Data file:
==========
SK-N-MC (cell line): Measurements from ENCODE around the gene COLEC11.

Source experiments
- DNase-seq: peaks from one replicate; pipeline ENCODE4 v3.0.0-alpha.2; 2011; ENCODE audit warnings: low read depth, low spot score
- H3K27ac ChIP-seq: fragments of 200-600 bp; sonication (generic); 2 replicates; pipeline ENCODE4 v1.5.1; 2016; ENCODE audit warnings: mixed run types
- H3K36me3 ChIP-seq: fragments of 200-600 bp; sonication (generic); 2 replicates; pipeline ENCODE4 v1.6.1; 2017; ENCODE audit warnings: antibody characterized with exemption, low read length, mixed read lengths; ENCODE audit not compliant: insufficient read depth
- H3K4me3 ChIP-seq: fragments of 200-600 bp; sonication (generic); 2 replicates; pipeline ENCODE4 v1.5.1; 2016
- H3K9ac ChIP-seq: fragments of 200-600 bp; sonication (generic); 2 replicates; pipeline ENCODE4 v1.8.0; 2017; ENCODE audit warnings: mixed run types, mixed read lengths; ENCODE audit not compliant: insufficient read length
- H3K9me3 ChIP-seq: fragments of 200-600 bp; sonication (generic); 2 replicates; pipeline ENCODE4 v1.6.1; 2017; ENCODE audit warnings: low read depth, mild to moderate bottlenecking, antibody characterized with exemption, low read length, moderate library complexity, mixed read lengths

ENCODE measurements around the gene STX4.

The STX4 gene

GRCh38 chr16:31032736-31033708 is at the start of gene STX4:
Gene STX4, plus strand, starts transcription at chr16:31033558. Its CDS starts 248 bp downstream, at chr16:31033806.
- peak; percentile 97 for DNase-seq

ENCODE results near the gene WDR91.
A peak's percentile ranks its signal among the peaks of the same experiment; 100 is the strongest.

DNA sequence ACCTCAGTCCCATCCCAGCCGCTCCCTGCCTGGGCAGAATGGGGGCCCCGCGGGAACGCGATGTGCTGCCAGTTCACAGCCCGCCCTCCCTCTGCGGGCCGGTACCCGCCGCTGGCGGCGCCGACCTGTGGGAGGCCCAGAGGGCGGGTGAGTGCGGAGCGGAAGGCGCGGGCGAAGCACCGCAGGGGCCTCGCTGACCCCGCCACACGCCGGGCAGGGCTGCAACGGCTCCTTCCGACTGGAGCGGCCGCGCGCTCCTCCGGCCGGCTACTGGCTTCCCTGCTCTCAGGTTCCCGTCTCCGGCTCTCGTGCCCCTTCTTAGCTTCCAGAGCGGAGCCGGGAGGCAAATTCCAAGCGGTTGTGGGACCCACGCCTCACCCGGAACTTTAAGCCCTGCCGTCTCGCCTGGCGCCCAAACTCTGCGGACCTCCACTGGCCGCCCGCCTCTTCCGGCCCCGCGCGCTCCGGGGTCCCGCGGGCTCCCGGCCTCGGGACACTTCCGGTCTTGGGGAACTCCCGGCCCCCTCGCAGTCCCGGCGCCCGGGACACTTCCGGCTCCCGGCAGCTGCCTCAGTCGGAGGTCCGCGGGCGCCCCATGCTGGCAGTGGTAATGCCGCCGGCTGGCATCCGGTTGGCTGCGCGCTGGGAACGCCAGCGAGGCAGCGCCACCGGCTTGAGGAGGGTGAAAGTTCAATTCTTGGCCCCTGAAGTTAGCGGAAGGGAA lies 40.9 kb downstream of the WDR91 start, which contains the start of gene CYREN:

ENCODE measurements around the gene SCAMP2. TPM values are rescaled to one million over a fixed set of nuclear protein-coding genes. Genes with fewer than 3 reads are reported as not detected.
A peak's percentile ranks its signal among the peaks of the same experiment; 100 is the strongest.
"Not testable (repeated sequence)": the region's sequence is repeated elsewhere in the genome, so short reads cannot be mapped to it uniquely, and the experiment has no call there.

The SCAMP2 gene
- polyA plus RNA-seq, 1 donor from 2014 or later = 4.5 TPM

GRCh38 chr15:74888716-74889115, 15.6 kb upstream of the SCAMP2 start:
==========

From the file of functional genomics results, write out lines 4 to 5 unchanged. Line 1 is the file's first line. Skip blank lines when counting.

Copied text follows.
- H3K27ac ChIP-seq: fragments of 200-600 bp; sonication (generic); 2 replicates; pipeline ENCODE4 v1.5.1; 2016; ENCODE audit warnings: mixed run types
- H3K36me3 ChIP-seq: fragments of 200-600 bp; sonication (generic); 2 replicates; pipeline ENCODE4 v1.6.1; 2017; ENCODE audit warnings: antibody characterized with exemption, low read length, mixed read lengths; ENCODE audit not compliant: insufficient read depth